The Supreme Court

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There is, of course, no guarantee that the Supreme Court’s opinions will have an immediate effect on the nation as a whole when any of these cases is finally decided, for among the powers denied the Court is any real means oi” enforcement. Congress can overrule the Court through constitutional amendment or by further statutory enactment. Under our system of dual federalism the states mayturn, as they have several times in the past, to the doctrine (now discredited) of nullification. Or, as the history of compliance with the Court’s school-desegregation decisions shows, they can resort to loot-dragging and delay in implementing Court orders—tactics reminiscent of Andrew Jackson’s refusal to prevent the removal of Cherokee Indians from Georgia in 1832, when he allegedly said: “John Marshall has made his decision; let him enforce it.” Since 1789 there have been a number of schemes proposed—from the abolition of the Court entirely to Theodore Roosevelt’s proposal that controversial decisions be subjected to a national referendum—to curb excessive judicial power.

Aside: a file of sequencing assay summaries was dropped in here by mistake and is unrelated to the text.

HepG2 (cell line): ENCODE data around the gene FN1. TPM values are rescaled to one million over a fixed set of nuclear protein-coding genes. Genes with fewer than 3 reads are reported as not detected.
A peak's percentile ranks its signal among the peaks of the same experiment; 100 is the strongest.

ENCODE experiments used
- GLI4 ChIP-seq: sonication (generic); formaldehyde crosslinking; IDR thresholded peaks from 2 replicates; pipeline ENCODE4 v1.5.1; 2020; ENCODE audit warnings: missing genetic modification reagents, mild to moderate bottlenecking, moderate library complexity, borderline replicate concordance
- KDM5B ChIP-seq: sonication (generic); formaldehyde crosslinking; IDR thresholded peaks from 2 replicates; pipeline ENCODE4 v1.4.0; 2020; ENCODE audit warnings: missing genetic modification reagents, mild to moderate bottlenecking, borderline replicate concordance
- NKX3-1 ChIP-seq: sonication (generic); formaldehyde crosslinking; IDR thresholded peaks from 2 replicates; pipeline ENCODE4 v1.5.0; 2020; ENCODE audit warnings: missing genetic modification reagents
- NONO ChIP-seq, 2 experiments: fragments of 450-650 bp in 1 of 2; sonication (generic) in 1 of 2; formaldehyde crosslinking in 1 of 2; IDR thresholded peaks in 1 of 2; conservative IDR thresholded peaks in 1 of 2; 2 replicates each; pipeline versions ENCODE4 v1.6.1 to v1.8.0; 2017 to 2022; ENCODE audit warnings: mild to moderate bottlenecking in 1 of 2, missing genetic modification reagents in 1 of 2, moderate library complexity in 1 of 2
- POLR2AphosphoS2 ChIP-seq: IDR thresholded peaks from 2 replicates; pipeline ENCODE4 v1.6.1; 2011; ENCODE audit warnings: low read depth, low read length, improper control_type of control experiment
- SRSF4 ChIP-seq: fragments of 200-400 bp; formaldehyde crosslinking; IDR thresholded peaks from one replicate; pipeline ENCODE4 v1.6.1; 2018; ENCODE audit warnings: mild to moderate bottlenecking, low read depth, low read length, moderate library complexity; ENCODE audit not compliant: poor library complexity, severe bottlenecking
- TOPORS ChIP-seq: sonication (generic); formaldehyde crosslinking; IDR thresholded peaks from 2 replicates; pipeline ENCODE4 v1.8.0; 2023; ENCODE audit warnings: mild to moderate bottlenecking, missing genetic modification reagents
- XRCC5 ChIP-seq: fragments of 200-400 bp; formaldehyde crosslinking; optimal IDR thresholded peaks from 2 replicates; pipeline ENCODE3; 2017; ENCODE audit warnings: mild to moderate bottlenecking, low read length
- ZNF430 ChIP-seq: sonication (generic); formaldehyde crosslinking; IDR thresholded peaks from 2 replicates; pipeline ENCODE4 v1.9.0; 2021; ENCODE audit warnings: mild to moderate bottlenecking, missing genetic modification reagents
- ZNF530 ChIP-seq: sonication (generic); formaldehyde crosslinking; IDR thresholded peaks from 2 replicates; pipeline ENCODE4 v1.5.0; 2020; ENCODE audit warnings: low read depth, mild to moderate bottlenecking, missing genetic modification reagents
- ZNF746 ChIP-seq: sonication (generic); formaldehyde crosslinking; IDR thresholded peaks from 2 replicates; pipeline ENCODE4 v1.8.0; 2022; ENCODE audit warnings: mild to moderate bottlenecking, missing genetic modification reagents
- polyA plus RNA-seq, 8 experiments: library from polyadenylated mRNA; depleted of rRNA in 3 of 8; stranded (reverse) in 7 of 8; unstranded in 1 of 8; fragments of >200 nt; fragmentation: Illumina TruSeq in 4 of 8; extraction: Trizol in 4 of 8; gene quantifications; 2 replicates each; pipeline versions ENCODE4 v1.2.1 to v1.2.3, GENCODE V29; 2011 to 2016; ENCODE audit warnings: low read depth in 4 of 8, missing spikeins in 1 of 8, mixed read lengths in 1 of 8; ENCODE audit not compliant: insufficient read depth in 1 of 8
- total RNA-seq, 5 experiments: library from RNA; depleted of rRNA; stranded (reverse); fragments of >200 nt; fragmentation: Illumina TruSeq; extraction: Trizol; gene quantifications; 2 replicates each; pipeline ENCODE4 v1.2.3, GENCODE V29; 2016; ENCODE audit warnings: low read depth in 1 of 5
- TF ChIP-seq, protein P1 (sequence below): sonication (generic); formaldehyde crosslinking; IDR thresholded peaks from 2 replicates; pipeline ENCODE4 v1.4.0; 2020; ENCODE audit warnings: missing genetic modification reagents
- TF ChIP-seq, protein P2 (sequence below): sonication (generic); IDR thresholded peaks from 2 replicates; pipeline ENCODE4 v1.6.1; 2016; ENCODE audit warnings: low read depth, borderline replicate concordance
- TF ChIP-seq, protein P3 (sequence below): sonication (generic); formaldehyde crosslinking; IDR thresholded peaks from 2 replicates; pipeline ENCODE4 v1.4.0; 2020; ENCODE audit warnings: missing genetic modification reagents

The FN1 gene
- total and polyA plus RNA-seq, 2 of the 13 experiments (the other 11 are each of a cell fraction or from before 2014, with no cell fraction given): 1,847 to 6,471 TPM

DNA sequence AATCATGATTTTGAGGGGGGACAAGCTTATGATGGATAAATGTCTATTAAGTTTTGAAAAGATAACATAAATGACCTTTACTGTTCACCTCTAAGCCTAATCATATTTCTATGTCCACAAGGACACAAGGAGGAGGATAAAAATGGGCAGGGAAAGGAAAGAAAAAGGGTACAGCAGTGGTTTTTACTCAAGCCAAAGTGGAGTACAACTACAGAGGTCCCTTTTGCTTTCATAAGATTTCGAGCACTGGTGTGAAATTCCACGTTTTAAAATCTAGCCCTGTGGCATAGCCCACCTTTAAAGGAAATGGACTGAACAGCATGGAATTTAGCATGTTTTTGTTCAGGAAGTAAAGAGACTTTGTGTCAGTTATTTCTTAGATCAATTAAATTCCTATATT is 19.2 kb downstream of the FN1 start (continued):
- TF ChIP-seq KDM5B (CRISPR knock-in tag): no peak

But on the whole, the Court’s power has been visible and effective, primarily because the American people have been willing to accept the primacy of law and the moral suasion that the Court consistently reflects.

Despite recurring reservations about its secrecy and the elitism it engenders, in spite of persistent complaints that the Court has sometimes run counter to prevailing sentiment or ignored pressing social ills, the nation historically has embraced the judgment Alexis De Tocqueville rendered more than a century ago: “The peace, prosperity, and very existence of the Union rest continually in the hands of these … federal judges. Without them the Constitution would be a dead letter. …”

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